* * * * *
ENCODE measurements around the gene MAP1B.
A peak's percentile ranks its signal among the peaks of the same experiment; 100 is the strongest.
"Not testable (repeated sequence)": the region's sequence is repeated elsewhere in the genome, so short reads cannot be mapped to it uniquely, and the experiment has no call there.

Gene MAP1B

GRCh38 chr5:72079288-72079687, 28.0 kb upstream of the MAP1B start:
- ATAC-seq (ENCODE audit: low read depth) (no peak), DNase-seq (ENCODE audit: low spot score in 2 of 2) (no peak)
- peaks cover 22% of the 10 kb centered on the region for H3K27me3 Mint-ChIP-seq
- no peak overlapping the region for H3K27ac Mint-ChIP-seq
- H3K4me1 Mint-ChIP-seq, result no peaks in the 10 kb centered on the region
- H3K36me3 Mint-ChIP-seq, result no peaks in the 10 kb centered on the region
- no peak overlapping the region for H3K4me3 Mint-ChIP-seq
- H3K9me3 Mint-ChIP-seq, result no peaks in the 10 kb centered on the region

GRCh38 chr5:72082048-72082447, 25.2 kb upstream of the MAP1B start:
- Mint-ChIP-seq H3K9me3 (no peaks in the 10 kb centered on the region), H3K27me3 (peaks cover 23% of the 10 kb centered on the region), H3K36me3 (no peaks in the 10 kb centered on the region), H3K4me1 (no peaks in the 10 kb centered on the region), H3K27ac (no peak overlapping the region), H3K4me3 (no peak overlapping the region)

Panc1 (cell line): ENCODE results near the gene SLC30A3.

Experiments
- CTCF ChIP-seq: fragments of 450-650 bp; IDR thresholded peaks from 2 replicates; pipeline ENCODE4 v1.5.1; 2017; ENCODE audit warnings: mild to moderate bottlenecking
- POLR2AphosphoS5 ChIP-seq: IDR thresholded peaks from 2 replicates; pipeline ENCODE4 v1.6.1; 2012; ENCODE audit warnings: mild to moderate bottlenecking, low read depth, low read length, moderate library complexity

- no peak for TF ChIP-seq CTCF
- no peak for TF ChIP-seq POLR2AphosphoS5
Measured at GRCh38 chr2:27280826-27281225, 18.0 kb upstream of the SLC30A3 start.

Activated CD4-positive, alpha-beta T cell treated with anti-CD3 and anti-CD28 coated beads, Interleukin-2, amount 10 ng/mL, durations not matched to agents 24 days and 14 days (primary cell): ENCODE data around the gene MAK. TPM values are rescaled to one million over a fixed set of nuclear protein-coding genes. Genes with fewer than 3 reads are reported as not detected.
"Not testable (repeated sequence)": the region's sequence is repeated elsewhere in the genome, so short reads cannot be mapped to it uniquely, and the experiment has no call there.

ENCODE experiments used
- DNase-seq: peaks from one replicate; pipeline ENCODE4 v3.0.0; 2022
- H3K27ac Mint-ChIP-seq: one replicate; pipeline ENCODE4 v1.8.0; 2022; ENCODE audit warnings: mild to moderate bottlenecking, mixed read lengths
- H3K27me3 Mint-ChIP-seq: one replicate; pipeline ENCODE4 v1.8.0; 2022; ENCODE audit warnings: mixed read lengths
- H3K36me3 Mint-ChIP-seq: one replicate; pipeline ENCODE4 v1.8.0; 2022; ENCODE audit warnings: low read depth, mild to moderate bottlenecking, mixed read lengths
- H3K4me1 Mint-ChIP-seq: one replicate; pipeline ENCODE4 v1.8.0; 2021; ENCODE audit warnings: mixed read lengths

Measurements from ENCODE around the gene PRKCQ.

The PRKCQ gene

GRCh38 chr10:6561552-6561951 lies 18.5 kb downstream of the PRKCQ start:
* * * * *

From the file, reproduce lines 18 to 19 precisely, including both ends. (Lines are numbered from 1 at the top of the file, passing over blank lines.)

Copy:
- POLR2AphosphoS5 ChIP-seq: IDR thresholded peaks from 2 replicates; pipeline ENCODE4 v1.6.1; 2012; ENCODE audit warnings: mild to moderate bottlenecking, low read depth, low read length, moderate library complexity

- no peak for TF ChIP-seq CTCF